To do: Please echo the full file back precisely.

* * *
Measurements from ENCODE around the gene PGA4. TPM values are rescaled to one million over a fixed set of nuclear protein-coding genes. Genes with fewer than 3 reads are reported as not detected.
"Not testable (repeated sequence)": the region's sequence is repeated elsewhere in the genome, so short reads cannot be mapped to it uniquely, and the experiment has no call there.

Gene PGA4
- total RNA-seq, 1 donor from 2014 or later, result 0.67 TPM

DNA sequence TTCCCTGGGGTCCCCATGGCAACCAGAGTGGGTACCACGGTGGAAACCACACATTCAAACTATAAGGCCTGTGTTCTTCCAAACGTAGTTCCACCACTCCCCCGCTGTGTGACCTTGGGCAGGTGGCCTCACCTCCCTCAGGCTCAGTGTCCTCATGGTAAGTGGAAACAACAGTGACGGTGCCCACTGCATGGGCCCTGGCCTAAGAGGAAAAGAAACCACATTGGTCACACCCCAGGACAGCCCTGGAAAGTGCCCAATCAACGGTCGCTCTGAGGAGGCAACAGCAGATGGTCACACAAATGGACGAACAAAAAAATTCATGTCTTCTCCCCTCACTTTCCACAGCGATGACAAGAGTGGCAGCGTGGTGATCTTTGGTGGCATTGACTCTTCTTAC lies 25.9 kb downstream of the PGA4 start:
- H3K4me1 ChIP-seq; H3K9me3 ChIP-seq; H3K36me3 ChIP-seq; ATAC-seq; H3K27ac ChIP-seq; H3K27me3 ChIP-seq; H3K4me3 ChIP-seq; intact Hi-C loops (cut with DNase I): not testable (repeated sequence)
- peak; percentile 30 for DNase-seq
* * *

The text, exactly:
Measurements from ENCODE around the gene PGA4. TPM values are rescaled to one million over a fixed set of nuclear protein-coding genes. Genes with fewer than 3 reads are reported as not detected.
"Not testable (repeated sequence)": the region's sequence is repeated elsewhere in the genome, so short reads cannot be mapped to it uniquely, and the experiment has no call there.

Gene PGA4
- total RNA-seq, 1 donor from 2014 or later, result 0.67 TPM

DNA sequence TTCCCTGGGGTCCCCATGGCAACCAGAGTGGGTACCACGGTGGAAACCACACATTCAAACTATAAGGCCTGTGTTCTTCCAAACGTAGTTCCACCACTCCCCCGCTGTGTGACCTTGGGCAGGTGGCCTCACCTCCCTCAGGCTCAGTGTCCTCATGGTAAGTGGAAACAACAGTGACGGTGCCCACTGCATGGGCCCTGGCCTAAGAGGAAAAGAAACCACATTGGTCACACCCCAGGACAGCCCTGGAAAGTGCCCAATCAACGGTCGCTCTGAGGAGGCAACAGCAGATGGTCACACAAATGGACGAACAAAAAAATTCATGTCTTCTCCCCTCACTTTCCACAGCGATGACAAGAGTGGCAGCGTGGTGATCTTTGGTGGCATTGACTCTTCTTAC lies 25.9 kb downstream of the PGA4 start:
- H3K4me1 ChIP-seq; H3K9me3 ChIP-seq; H3K36me3 ChIP-seq; ATAC-seq; H3K27ac ChIP-seq; H3K27me3 ChIP-seq; H3K4me3 ChIP-seq; intact Hi-C loops (cut with DNase I): not testable (repeated sequence)
- peak; percentile 30 for DNase-seq